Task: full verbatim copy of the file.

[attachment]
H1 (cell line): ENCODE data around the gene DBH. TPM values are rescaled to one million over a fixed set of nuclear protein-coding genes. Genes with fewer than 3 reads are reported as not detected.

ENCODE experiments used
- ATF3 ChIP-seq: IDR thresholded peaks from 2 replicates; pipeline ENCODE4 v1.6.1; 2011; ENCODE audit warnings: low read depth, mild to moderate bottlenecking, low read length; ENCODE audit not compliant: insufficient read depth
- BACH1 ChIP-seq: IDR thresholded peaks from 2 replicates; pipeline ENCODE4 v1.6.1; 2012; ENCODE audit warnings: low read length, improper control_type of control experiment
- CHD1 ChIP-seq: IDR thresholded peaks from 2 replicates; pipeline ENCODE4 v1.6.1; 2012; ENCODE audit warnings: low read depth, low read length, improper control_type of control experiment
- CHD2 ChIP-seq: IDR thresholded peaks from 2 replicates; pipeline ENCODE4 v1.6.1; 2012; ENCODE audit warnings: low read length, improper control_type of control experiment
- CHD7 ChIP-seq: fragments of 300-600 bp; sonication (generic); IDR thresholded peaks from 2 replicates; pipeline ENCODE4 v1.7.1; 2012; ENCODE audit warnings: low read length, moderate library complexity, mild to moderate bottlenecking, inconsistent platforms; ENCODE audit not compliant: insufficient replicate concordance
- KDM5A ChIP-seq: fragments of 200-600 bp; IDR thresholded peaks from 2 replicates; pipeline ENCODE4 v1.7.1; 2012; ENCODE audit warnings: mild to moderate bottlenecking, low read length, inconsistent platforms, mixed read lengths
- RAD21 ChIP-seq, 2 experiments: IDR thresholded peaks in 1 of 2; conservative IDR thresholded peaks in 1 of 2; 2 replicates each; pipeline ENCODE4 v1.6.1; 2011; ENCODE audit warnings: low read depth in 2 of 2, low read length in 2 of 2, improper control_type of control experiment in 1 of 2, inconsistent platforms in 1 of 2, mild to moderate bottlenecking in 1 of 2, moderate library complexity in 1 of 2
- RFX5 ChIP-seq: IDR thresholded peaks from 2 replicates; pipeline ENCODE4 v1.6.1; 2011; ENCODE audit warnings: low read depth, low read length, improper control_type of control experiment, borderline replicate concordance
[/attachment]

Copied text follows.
H1 (cell line): ENCODE data around the gene DBH. TPM values are rescaled to one million over a fixed set of nuclear protein-coding genes. Genes with fewer than 3 reads are reported as not detected.

ENCODE experiments used
- ATF3 ChIP-seq: IDR thresholded peaks from 2 replicates; pipeline ENCODE4 v1.6.1; 2011; ENCODE audit warnings: low read depth, mild to moderate bottlenecking, low read length; ENCODE audit not compliant: insufficient read depth
- BACH1 ChIP-seq: IDR thresholded peaks from 2 replicates; pipeline ENCODE4 v1.6.1; 2012; ENCODE audit warnings: low read length, improper control_type of control experiment
- CHD1 ChIP-seq: IDR thresholded peaks from 2 replicates; pipeline ENCODE4 v1.6.1; 2012; ENCODE audit warnings: low read depth, low read length, improper control_type of control experiment
- CHD2 ChIP-seq: IDR thresholded peaks from 2 replicates; pipeline ENCODE4 v1.6.1; 2012; ENCODE audit warnings: low read length, improper control_type of control experiment
- CHD7 ChIP-seq: fragments of 300-600 bp; sonication (generic); IDR thresholded peaks from 2 replicates; pipeline ENCODE4 v1.7.1; 2012; ENCODE audit warnings: low read length, moderate library complexity, mild to moderate bottlenecking, inconsistent platforms; ENCODE audit not compliant: insufficient replicate concordance
- KDM5A ChIP-seq: fragments of 200-600 bp; IDR thresholded peaks from 2 replicates; pipeline ENCODE4 v1.7.1; 2012; ENCODE audit warnings: mild to moderate bottlenecking, low read length, inconsistent platforms, mixed read lengths
- RAD21 ChIP-seq, 2 experiments: IDR thresholded peaks in 1 of 2; conservative IDR thresholded peaks in 1 of 2; 2 replicates each; pipeline ENCODE4 v1.6.1; 2011; ENCODE audit warnings: low read depth in 2 of 2, low read length in 2 of 2, improper control_type of control experiment in 1 of 2, inconsistent platforms in 1 of 2, mild to moderate bottlenecking in 1 of 2, moderate library complexity in 1 of 2
- RFX5 ChIP-seq: IDR thresholded peaks from 2 replicates; pipeline ENCODE4 v1.6.1; 2011; ENCODE audit warnings: low read depth, low read length, improper control_type of control experiment, borderline replicate concordance